LSU’s growing lack of trust in the nonprofit foundation it picked two years ago to run the school’s Shreveport and Monroe hospitals under a privatizaton pact prompted LSU to seek the group’s removal, a top LSU official testified Thursday in Baton Rouge.
LSU is asking state District Judge Todd Hernandez to find the Biomedical Research Foundation of Northwest Louisiana in breach of its contract with LSU and to order BRF to withdraw as the hospitals’ manager.
The business development and research foundation opposes those requests.
Dr. Frank Opelka, LSU system executive vice president, testified in Hernandez’s courtroom that BRF has displayed a hostile attitude toward LSU, refused to work collaboratively with LSU, disrupted academics at the LSU Health Sciences Center-Shreveport and airs its complaints to the media despite LSU’s admonition not to do so.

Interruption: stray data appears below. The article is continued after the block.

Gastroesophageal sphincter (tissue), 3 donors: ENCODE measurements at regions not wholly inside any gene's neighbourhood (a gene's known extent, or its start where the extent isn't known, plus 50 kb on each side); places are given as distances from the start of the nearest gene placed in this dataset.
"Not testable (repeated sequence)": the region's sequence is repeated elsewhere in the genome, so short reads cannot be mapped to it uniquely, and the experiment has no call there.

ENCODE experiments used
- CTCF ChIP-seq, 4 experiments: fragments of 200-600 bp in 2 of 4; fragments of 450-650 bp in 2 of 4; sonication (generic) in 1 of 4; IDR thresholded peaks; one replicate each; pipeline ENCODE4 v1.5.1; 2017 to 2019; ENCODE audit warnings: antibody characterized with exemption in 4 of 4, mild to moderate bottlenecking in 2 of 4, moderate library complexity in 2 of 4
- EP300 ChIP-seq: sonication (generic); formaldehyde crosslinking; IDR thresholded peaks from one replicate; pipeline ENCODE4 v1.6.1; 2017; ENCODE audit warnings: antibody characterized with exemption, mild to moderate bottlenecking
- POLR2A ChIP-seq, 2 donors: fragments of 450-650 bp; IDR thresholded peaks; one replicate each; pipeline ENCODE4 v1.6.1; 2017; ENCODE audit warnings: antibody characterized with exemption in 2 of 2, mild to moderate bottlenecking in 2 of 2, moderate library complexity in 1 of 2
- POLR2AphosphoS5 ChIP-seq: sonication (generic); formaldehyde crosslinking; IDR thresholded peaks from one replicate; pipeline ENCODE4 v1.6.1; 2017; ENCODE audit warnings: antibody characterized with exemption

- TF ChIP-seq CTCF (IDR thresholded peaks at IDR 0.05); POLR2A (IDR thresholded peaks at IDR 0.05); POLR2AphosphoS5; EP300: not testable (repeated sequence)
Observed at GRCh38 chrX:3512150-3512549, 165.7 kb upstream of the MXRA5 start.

“LSU has an issue of breach of trust” with BRF, Opelka said during the final day of a two-day hearing in LSU’s lawsuit against the foundation.
But Steve Skrivanos, chairman of the BRF board, testified earlier Thursday that LSU has demonstrated it is hellbent on forcing BRF’s removal despite the foundation’s best efforts to resolve the dispute.
“There was almost nothing I wasn’t willing to do to advance this partnership,” Skrivanos said. “I tried on many occasions to advance the discussions. The only thing they were interested in doing was discussing our withdrawal.”
“It’s important to BRF that we continue the good work we started,” Skrivanos added.
Hernandez took the witness testimony and attorneys’ arguments under advisement without indicating when he would issue a ruling.
The BRF contract was one of the agreements struck as Gov. Bobby Jindal moved to turn management of LSU hospitals across the state to private entities. It is also the first of the pacts to run into trouble.
Opelka, who said he orchestrated the public-private partnerships but wasn’t directly involved in the cooperative endeavor agreement with the Biomedical Research Foundation, repeatedly used the phrase “cultural dysfunction” when testifying about LSU’s troubles with BRF.
“It was hard for me to tell if they didn’t get it or they didn’t want to get it,” Opelka said.
BRF also is involved in its own federal antitrust suit against one of its competitors in north Louisiana: Willis-Knighton Health System. The foundation accuses Willis-Knighton of trying to undermine LSU’s hospital privatization deal.